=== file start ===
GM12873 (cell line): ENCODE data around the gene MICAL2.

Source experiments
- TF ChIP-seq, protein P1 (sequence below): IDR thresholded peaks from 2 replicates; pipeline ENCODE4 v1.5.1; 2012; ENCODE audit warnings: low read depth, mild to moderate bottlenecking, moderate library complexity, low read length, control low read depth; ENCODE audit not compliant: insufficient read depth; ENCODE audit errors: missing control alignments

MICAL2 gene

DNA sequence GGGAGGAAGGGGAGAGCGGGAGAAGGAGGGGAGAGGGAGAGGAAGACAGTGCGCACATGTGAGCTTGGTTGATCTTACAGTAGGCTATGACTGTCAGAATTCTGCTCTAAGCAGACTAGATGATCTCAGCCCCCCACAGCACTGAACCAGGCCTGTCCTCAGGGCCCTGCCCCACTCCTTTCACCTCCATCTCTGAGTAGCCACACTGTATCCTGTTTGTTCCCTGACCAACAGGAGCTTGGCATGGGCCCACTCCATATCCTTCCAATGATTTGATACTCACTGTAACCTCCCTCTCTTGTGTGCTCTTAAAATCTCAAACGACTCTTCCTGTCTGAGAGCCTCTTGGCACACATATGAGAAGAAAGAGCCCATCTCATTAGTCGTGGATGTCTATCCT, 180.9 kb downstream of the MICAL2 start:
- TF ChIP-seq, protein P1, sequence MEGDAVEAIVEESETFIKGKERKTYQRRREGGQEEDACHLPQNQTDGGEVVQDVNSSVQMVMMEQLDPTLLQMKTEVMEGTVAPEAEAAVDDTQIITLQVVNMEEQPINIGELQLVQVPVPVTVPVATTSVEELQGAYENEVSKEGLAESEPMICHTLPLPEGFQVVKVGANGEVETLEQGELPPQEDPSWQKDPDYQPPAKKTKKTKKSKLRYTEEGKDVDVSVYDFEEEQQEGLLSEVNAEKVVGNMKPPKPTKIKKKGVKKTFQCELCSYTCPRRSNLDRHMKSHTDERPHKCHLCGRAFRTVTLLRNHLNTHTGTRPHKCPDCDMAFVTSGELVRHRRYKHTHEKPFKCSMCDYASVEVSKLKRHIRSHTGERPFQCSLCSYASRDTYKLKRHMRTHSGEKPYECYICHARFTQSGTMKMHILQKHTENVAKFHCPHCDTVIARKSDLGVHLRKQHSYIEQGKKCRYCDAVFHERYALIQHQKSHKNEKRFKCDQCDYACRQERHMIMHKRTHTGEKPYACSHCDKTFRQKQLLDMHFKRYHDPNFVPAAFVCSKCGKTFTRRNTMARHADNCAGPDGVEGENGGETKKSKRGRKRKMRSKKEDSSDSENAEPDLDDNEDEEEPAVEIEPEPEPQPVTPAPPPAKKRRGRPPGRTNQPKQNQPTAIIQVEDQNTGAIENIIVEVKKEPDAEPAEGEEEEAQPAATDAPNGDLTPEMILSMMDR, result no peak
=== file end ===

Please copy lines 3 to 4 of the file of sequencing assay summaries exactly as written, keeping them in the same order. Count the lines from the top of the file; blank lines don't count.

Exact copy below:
- TF ChIP-seq, protein P1 (sequence below): IDR thresholded peaks from 2 replicates; pipeline ENCODE4 v1.5.1; 2012; ENCODE audit warnings: low read depth, mild to moderate bottlenecking, moderate library complexity, low read length, control low read depth; ENCODE audit not compliant: insufficient read depth; ENCODE audit errors: missing control alignments

MICAL2 gene